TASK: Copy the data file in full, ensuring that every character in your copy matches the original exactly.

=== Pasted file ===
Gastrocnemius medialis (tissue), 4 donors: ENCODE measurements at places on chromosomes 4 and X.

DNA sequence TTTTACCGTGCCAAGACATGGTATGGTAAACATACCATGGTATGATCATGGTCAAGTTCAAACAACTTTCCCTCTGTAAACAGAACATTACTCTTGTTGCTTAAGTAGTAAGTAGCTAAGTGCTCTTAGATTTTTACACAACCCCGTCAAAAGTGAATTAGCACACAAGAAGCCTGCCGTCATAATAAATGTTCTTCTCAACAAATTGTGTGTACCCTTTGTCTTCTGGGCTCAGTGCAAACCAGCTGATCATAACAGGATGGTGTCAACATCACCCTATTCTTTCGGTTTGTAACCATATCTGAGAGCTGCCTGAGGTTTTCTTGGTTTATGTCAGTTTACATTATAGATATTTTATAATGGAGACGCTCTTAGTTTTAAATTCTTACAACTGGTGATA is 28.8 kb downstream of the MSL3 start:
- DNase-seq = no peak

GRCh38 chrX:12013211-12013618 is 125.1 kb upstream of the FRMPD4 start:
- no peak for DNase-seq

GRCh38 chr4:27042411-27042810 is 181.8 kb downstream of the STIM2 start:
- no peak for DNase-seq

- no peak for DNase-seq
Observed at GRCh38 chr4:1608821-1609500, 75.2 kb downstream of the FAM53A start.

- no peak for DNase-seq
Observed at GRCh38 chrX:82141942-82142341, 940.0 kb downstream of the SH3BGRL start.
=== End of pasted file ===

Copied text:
Gastrocnemius medialis (tissue), 4 donors: ENCODE measurements at places on chromosomes 4 and X.

DNA sequence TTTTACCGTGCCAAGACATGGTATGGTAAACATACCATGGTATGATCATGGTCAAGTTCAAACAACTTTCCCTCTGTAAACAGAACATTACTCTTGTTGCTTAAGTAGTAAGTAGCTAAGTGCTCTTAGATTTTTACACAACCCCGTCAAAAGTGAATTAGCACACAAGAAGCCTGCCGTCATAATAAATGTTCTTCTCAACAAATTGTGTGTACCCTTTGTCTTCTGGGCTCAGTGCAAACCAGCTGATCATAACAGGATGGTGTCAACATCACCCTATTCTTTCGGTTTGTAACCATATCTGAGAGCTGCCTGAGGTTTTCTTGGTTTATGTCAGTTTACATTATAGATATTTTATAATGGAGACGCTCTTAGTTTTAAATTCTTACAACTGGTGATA is 28.8 kb downstream of the MSL3 start:
- DNase-seq = no peak

GRCh38 chrX:12013211-12013618 is 125.1 kb upstream of the FRMPD4 start:
- no peak for DNase-seq

GRCh38 chr4:27042411-27042810 is 181.8 kb downstream of the STIM2 start:
- no peak for DNase-seq

- no peak for DNase-seq
Observed at GRCh38 chr4:1608821-1609500, 75.2 kb downstream of the FAM53A start.

- no peak for DNase-seq
Observed at GRCh38 chrX:82141942-82142341, 940.0 kb downstream of the SH3BGRL start.